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The Condensery new commission sparks curiosity around the tale of the red deer

The Condensery - Somerset Regional Art Gallery in Toogoolawah is celebrating a $30,000 grant from the Australia Council for the Arts.

Published: 31st August 2021

The Condensery - Somerset Regional Art Gallery in Toogoolawah is celebrating a $30,000 grant from the Australia Council for the Arts for a commission of work by Brisbane-based, Gympie-born artist Caitlin Franzmann.
Somerset Deputy Mayor Councillor Helen Brieschke said Caitlin will be in residence at the gallery a number of times in the lead up to her exhibition, currently scheduled to run from November 2022 until February 2023.
“We’re absolutely delighted,” Cr Brieschke said.
“Caitlin will be speaking with community members and groups about the history, landscape and geography of the region, including stories of the red deer, which will influence her new work.
“We have also received funding to develop an education and engagement program to accompany the exhibition.
“The investment by the Australian Government in an artwork that will explore our region’s histories and landscape represents a very significant outcome for the Somerset community.”
Gallery Curator Rachel Arndt said it was a first for The Condensery to introduce an artist to the region to work closely with the community and respond to our unique and precious history, heritage and natural environment.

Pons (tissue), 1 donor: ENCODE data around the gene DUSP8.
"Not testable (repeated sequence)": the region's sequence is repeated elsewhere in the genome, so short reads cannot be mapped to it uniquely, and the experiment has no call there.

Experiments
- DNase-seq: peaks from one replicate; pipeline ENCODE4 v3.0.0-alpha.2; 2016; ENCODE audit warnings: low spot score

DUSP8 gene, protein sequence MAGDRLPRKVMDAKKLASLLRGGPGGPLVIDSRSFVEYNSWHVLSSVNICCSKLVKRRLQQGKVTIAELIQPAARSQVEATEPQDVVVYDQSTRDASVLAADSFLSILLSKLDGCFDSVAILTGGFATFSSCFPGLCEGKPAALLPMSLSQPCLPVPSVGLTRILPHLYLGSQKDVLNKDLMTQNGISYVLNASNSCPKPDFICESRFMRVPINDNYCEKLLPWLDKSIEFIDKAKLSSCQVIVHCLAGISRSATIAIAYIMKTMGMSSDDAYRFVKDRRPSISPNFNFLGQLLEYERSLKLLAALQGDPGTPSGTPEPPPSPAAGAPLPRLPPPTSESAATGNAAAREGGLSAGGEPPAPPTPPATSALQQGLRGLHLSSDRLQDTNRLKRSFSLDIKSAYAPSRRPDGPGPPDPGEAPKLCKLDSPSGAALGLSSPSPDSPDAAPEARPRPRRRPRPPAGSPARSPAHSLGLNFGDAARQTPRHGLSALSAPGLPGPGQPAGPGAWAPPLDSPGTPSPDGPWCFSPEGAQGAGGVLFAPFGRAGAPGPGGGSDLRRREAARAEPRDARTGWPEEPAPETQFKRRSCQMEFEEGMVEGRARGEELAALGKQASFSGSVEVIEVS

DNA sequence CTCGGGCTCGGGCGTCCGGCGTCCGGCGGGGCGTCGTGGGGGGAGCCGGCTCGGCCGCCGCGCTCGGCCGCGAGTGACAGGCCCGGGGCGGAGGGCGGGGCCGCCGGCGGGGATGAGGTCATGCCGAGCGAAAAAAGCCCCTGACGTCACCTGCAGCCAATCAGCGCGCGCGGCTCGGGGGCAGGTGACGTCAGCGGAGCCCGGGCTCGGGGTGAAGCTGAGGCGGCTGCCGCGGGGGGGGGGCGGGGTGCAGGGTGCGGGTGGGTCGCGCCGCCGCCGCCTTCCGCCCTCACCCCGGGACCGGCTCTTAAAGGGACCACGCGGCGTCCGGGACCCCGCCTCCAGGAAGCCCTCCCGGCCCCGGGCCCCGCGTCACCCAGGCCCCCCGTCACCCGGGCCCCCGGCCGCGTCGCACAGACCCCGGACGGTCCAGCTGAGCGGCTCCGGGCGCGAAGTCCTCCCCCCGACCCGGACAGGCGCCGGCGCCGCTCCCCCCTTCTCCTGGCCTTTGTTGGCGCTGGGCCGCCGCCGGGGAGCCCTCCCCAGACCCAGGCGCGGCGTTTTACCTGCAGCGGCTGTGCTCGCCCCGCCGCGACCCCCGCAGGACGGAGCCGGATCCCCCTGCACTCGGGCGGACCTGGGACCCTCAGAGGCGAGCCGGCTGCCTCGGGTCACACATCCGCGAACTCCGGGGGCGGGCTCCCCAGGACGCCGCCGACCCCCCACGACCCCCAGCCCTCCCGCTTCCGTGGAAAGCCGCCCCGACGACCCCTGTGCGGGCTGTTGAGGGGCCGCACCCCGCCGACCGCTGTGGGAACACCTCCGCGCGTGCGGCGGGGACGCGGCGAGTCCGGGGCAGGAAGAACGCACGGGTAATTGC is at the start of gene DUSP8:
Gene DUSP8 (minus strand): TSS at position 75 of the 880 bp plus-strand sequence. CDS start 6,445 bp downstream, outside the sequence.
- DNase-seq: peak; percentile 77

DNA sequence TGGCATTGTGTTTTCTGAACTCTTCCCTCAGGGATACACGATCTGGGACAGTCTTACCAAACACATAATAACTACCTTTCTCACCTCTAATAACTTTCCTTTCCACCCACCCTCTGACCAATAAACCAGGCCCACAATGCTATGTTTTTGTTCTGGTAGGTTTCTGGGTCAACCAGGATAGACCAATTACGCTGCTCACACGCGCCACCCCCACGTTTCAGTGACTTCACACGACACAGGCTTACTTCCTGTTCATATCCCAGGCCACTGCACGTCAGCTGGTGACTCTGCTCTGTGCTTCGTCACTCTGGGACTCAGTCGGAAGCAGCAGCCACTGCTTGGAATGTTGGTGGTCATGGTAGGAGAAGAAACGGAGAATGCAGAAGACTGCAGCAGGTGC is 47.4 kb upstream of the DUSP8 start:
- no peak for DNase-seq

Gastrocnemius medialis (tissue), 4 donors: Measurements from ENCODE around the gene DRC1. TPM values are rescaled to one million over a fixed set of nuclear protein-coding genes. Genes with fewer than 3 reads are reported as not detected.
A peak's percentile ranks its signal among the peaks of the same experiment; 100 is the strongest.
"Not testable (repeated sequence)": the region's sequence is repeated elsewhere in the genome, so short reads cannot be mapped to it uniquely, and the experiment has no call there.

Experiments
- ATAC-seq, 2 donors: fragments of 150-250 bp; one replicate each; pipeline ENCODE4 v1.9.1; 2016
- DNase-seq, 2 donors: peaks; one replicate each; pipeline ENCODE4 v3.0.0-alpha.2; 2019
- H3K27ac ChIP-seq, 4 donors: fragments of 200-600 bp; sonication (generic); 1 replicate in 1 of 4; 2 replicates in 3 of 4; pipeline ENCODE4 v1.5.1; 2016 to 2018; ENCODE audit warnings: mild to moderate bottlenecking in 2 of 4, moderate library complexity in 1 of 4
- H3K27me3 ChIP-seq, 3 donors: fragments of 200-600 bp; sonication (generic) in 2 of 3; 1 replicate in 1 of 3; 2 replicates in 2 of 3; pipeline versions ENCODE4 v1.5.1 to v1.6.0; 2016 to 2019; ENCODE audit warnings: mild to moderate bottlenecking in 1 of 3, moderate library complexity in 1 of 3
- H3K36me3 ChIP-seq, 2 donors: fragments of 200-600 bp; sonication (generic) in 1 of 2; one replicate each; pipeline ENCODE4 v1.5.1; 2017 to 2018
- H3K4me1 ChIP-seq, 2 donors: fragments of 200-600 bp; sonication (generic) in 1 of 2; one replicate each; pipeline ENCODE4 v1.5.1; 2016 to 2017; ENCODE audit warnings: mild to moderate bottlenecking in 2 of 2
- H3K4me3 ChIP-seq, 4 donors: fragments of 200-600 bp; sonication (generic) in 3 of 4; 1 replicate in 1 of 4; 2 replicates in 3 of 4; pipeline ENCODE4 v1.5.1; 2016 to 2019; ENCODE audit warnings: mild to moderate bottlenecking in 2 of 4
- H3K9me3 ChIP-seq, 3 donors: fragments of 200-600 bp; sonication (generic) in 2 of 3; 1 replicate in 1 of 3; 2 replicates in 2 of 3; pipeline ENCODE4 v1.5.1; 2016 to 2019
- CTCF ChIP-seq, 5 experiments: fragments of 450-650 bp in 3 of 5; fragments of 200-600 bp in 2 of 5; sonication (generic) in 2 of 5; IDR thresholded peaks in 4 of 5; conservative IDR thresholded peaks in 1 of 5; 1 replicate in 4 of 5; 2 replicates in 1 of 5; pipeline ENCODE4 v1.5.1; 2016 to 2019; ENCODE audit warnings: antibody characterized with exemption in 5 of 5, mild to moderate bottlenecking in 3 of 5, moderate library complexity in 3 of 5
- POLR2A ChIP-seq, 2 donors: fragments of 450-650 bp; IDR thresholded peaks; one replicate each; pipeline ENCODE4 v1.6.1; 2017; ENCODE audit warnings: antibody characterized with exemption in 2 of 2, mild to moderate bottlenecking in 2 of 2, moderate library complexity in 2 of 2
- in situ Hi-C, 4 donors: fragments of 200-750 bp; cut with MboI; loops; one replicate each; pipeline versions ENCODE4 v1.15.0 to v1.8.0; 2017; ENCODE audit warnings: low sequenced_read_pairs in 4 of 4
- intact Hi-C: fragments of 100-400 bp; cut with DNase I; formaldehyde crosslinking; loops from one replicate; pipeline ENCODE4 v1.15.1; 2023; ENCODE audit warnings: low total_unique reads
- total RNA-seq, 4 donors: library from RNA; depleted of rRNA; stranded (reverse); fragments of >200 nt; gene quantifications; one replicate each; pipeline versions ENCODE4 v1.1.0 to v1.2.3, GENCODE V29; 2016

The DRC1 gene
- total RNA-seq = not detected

“Çaitlin Franzmann is an artist of international repute – she explores how art can bring together multiple perspectives and promote conversation, deep listening and awareness of critical issues impacting the environment.
“She creates work and situations that encourage slowness, contemplation and social interactions,” Ms Arndt said.
Red deer arrived in Somerset as a gift from Queen Victoria to celebrate the naming of Queensland in her honour. They have since been considered a distinctive emblem of the region which has sparked many questions for Caitlin.
“I’m curious to learn how the landscape and communities have been shaped by the deer over time and to understand the multiple perspectives of locals co-existing with the deer – as a threat, resource, iconic symbol, or simply a creature of wonder”, Caitlin said.
Her research will explore the multi-species relationships and histories that are formed through habitation, farming, hunting, conservation and recreation in the Somerset region.
Ms Arndt said Caitlin will sensitively explore interactions between First Nations peoples and settlers to understand the history and to promote links between their descendants in the present day. Awareness of such histories will be woven through the work and accompanying programs.
Caitlin stated “At the initial phase of this project, I will be reaching out to traditional custodians of the region in the hope of building mutual respect and creating opportunities for furthering cultural awareness of their connection to this land that spans tens of thousands of years.”

Picture Caption: Artist in residence... Caitlin Franzmann's commission is a first for the Condensery.



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